Report on State of History Education Released!

Cover, STAR, 2010
Sun 22 2012

What role do your state’s history standards play in your teaching life? Do they help you figure out the units and topics to study in a year? Do they encourage you to teach students to investigate the past and debate its implications? Do they burden you with a list of names, dates, and places that seems endless and disconnected? Maybe they languish in a closet gathering dust?

Forty-nine states have history/social studies standards and their content, form, length, and level of detail can vary enormously from state to state. (Iowa is the exception with a “core” set of “essential concepts and skills” rather than standards.) has recently published a Report on the state of history education and it includes information about those diverse state standards as well as other state policies regarding the teaching of history, including mandatory assessments and initial teacher licensure requirements.

This second edition includes our original report released in 2010 and also documents:

  • changes that occurred in state policies regarding U.S. history between 2008 and 2010;
  • state policies regarding world history, and
  • state policies regarding end-of-course tests in history.

You can read the report to get the full story (or try the executive summary for a quick overview.) We imagine this report will be helpful to those who work at the state level, participants in any standards review and revision committee, and for tracking changes and constancies in states’ policies regarding history/social studies.

Some of our major findings include:

  1. Between the academic years of 2008 and 2010, 12 states and the District of Columbia adopted new history/social studies standards.
  2. Twenty-six states mandate testing in history/social studies. Of those states, 13 use some combination of constructed-response and multiple-choice questions, and the other 13 use only multiple-choice questions.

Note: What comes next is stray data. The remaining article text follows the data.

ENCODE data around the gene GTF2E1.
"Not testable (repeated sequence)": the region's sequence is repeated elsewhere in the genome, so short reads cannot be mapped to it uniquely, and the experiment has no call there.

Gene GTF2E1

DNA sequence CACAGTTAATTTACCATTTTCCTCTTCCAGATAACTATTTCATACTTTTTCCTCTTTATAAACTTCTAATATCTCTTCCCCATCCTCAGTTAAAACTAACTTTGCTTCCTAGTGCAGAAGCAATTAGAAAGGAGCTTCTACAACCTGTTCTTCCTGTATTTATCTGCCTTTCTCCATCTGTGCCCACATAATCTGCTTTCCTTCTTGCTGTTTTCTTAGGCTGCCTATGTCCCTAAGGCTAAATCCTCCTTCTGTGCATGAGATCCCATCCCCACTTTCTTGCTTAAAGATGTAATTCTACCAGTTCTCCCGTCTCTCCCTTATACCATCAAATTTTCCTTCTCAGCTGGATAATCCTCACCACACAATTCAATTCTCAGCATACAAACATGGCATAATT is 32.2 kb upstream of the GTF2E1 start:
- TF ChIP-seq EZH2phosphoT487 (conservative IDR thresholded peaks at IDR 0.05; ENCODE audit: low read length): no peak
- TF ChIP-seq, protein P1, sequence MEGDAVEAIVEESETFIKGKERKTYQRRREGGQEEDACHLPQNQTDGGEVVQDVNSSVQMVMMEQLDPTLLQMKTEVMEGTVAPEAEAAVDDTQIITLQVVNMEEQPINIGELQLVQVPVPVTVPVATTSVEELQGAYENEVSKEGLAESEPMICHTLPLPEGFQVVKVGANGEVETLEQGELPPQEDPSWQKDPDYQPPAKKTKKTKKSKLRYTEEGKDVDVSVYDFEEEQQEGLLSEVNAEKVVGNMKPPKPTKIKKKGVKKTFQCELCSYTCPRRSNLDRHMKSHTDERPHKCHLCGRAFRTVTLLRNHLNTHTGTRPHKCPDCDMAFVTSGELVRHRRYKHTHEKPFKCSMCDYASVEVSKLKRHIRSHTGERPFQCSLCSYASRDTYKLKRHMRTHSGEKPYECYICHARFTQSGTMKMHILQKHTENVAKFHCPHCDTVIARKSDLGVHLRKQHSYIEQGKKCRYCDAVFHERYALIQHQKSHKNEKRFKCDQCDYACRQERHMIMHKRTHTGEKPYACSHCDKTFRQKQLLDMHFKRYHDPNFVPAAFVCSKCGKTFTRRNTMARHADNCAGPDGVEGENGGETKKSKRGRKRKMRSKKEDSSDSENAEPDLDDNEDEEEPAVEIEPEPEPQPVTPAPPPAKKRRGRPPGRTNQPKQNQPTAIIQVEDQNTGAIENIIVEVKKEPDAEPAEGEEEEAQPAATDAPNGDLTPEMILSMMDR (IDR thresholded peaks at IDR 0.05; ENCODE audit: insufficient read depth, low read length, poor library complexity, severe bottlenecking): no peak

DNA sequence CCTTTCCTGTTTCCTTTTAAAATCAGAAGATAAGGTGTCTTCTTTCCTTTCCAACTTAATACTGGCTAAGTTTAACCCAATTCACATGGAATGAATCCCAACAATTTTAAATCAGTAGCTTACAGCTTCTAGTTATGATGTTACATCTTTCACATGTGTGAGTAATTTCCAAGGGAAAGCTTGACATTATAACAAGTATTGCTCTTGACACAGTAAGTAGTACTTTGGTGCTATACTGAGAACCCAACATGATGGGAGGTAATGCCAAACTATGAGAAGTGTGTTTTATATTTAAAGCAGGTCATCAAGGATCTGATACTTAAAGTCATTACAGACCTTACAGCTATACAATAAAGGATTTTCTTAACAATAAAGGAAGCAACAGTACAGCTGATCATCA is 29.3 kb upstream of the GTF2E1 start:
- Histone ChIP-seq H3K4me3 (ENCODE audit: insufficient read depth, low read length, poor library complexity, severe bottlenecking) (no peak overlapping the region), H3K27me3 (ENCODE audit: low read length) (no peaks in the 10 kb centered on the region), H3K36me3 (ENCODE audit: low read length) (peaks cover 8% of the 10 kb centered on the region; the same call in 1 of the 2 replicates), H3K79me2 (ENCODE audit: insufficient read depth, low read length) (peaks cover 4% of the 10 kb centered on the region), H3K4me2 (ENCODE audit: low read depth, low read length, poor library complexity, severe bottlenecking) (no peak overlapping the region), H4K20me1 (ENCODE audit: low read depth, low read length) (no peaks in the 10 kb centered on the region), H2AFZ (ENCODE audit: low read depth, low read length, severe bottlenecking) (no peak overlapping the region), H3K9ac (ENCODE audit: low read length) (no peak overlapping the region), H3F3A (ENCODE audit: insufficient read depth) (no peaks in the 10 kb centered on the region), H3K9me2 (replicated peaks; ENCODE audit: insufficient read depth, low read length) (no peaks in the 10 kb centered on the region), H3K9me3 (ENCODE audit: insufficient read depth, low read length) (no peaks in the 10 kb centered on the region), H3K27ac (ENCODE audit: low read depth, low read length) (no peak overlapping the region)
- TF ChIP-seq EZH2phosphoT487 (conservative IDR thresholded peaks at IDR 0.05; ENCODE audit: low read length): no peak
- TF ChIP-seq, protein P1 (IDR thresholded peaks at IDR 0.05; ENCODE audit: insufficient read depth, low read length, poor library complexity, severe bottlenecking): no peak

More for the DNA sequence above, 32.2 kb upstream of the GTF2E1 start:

3. World history receives less attention in states’ policies than U.S. history. Twenty-two states and the District of Columbia require graduates to have taken a world history course—fewer than require a U.S. history course. Fifteen of the 26 states that mandate history/social studies testing include world history in that mandate, as contrasted with the 24 states that mandate American history content.

Our report is a treasure trove of data regarding states’ history standards and assessments. Look at the appendix to find websites for accessing each state’s standards, check out sample test questions from different states (p. 39) or compare how states address the causes of the Civil War in sample standards (pp 52–64). Or go directly to for a searchable database of state standards. Also find out about national history-related programs (pp 21, 37), including some that offer curriculum or professional development

Is your use of your state’s standards driven by their form or content or by the assessments your students must take in history/social studies? Find out how your state’s requirements compare to others, and consider what policies would be best for you and your students.

About the Author

Daisy Martin, Director of History Education at, recently co-authored Reading Like a Historian: Teaching Literacy in Middle and High School History Classrooms, published by Teachers College Press.